See what the new 2019 IRS rules mean for your retirement savings


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Each fall, the IRS unveils any new cost-of-living adjustments to retirement plans for the following year. For 2019, the IRS increased the amount you can squirrel away in your 401(k), 403(b) and most government plans — from $18,500 in 2018 to $19,000.

IRA investors have been stuck with the same $5,500 limit since 2013— plus a $1,000 catch-up contribution for the 50 and older crowd. But for 2019, the IRA contribution limit increased to $6,000, plus a $1,000 catch-up contribution.

Other government caps that affect retirement savers also will go up in 2019, and these are worth paying attention to. For instance, if you’re lucky enough to be covered by a traditional pension plan at work, the maximum amount you can collect as an annual benefit has increased from $220,000 to $225,000.

And if you’re fortunate enough to have a generous employer padding your 401(k)-type plan, the maximum that can be contributed annually rose to $56,000 a year from $55,000. Self-employed entrepreneurs take heed: These limits apply to small-business retirement plans, too.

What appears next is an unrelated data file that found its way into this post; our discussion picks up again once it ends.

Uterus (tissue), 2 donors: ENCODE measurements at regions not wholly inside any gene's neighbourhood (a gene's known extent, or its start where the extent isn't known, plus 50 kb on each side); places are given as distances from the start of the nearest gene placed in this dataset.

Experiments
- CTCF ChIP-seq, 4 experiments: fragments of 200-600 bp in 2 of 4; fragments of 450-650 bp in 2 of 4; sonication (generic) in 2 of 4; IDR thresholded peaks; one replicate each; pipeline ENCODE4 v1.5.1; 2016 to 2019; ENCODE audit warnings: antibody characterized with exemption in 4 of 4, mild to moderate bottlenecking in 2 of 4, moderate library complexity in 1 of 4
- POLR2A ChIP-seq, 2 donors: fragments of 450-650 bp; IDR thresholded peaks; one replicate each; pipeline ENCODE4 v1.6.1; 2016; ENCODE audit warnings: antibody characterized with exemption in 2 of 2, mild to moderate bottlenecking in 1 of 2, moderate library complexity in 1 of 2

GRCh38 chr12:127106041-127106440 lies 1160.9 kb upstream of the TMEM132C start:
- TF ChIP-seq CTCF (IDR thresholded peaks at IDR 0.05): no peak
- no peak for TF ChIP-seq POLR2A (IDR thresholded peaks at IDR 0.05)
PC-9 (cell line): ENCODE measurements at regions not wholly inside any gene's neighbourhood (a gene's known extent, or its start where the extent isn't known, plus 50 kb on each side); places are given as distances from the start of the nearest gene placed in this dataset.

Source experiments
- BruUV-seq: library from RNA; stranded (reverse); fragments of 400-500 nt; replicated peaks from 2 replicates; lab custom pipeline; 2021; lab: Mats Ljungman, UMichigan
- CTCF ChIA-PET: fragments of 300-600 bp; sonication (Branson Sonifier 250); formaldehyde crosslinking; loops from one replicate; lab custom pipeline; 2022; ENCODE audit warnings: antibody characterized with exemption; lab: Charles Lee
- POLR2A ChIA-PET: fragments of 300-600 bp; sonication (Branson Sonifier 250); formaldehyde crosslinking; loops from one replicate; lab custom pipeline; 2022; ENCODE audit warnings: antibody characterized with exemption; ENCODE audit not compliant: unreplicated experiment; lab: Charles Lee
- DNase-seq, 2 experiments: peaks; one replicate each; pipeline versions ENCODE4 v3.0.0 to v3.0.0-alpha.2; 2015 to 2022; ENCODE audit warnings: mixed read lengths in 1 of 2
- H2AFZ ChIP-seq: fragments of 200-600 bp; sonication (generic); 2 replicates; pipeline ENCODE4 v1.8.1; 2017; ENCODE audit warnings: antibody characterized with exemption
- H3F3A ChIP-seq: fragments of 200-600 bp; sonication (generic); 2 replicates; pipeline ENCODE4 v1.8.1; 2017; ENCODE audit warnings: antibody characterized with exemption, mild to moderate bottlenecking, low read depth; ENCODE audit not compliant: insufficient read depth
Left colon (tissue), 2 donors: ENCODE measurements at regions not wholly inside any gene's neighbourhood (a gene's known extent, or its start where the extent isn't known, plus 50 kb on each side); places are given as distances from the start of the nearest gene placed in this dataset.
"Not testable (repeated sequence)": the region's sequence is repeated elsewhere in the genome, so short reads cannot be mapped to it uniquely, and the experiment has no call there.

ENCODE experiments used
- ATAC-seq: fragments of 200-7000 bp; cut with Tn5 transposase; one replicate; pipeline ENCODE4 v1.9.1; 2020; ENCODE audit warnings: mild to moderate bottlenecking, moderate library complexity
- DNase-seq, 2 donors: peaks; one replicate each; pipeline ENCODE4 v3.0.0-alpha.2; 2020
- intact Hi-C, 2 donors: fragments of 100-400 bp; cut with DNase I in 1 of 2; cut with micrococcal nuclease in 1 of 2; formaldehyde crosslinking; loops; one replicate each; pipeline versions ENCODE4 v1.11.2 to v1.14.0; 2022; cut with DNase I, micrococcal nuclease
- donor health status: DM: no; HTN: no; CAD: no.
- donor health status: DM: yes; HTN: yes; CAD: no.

The chart below shows the IRS changes for 2019, including income limits for those who contribute to both a traditional IRA and a workplace retirement plan (or those whose spouses have access to a workplace plan), as well as the income limits for those who contribute to Roth IRAs.

Middle-and low-income savers may qualify for a saver’s credit, worth up to $2,000 ($4,000 for those married filing jointly).

2017 IRS limits for retirement plans
Maximum workplace retirement plan contribution amounts 2018 2019
401(k), 403(b), most 457 plans and federal Thrift Savings Plan $18,500 $19,000
Catch-up contributions in these plans for people 50 and older $6,000 $6,000
IRA contribution limits 2018 2019
Traditional and Roth IRAs for people younger than 50 $5,500 $6,000
Catch-up IRA contributions for people 50 and older $1,000 $1,000
Defined benefit pension plan annual benefit limits $220,000 $225,000
Annual employer limit for 401(k)-type plans, SEP IRAs and solo 401(k)s $55,000 $56,000
Annual contribution limit for SIMPLE plans $12,500 $13,000
Catch-up contribution limit for people age 50 and up $3,000 $3,000
Adjusted gross income phaseout range of IRA deductibility 2018 2019
Single and contributing to a workplace plan $63,000

to $73,000


to $74,000

Married filing jointly when the spouse making the contribution has a workplace plan $101,000

to $121,000


to $123,000

Married filing jointly when the contributor isn’t covered by a workplace plan but the spouse is covered $189,000

to $199,00


to $203,000

Married and covered by a workplace place plan but filing separately $0 to $10,000 $0 to $10,000
Roth IRA income eligibility phaseout 2018 2019
Single and head of household filers $120,000

to $135,000


to $137,000

Married filing jointly or qualified widow/widowers $189,000

to $199,000


to $203,000

Married filing separately $0

to $10,000


to $10,000

Retirement savings contribution credit, or saver’s credit, income limits 2018 2019
Married filing jointly couples $63,000 $64,000
Heads of household $47,250 $48,000
Single taxpayers $31,500 $32,000